About, SciComm

Why Science needs Women

February 11th was the International Day for Women and Girls in Stem (wow that’s a mouthful to say!). But why is this day so important? Why isn’t it just STEM day?

It’s because last year, only 8,000 girls took A-Level physics, but over THREE TIMES as many boys did. (sciencefocus.com)

It’s because Women make up less than a quarter of the STEM industry (https://www.wisecampaign.org.uk/statistics/women-in-stem-workforce-2017/)

It’s because in the US, only 27% of senior faculty in STEM are women

It’s because in all ‘Draw a Scientist’ studies since 1985, only 28% of the children drew female scientists, and the children who did were overwhelmingly girls. (http://time.com/5201175/draw-a-scientist-studies/)

STEM Senior Faculty members showing a significant difference in the number of male vs female professors

Nowadays, there are very few physical boundaries for women to enter STEM fields, at least in Britain: Since 1920, women have been allowed to take the same courses as men, and in schools, there is no longer a barrier to who studies science. So what is the reason for this discouragement?

One word: Representation.

In the past, women have been unable to pursue science, and when they did, they often did not get the recognition they deserved. A quick google search confirms this…

Google search of famous physicists: only one is a woman
Google Search for Famous Chemists: all men
Famous Biologists google search: one is a woman

It is undoubtedly because of these historic barriers, and the representation of scientists in the media that even children have an unconscious bias towards a scientist being male. Think about your stereotypical scientist.

A scruffy, fairly old white man with crazy hair, wearing a white lab coat. Sound familiar?

This image is then fed by movies and even the school system! The GCSE physics specification (at least for AQA), does not feature a single female scientist! You learn all about the discoveries of Edwin Hubble and Isaac Newton in physics and Mendeleev and Ernest Rutherford in Chemistry, but not a single. female. scientist. (Actually, that’s a lie. We did learn about Rosalind Franklin’s discovery of DNA, but it is not on the Specification)

And it is often said that “You can’t be what you can not see”. So if girls as young as the age of 6 are conscious of this bias, it’s no wonder that they begin to lose interest by age 14. Why? Girls tend to be less confident than boys, particularly in the classroom, so it ends up being the boy that does the ‘fun stuff’ in science experiments, and girls left to write up. (https://www.sciencefocus.com/science/why-are-girls-put-off-science/)

It is days like the International Day for Women and Girls In Science that bring this problem to the attention of both the science community and the media! #womeninstem is trending on Twitter: you know that it is a big deal when it’s trending on twitter!! On the point of social media, it has become an amazing platform for science communication and raising awareness of issues in STEM, like the gender disparity. Why? An approximate 2.7 *billion* people use social media. It is a huge platform that can transfer information across the world in an instant, and anyone can access it- you don’t have to be a scientist! (https://www.statista.com/statistics/278414/number-of-worldwide-social-network-users/)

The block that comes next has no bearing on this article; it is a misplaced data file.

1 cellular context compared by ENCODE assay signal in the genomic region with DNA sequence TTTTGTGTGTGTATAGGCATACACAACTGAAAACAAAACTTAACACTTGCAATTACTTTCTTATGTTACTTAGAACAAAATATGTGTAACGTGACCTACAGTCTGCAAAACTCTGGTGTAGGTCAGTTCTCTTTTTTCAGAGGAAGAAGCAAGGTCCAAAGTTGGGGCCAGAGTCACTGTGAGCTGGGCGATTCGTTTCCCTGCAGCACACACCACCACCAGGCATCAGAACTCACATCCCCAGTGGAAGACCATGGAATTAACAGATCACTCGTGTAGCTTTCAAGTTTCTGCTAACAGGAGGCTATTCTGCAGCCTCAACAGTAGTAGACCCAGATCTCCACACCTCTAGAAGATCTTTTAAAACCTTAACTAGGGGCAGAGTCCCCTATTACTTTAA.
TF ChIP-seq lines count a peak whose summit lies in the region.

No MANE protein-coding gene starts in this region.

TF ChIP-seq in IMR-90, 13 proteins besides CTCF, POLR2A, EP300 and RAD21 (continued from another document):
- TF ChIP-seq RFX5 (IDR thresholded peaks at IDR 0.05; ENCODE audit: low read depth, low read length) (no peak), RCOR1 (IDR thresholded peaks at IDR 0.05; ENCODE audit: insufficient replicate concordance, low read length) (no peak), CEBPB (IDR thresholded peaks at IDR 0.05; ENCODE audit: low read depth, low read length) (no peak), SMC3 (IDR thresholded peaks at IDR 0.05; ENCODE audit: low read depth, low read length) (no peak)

Here are just a few of the amazing science communicators you should be following:

Also, make sure to check out these amazing artists using their talents to communicate science!

I have definitely missed out loads, but otherwise, my list would be pages and pages long! I would suggest checking out @thescicommunity to find someone whose research interests you!

Why is it important to have women in STEM fields? It’s simple: diversity brings new perspectives, which means that new, more efficient ways of doing things can be found, which means that more awesome science will be found out! It is also important to remember that not only is science cool, it means that we can improve people’s lives and save our planet!

This is the start of a new series all about women in science, both in the past and today! Who would you like to see me interview or write about? Let me know in the comments, along with what you think about the topic!

☆☆☆

If you can’t trust an atom… trust in science!

☆it’s like magic, but it’s true whether you believe in it or not!☆

See you next time!

☆☆☆

7 thoughts on “Why Science needs Women”

  1. I love your balanced view on this – really shows you’ve thought about it and care. I think it’d be cool to see something on Rosalind Franklin if you’ve been taught about it!

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      1. To be honest I love Brian Cox – he is incredible at communicating to the general public just how important curiosity and physics (and the rest of the sciences) are in our lives. Dr Hannah Fry is also a fantastic mathematician who’s done some cool work on crime and origin of numbers!

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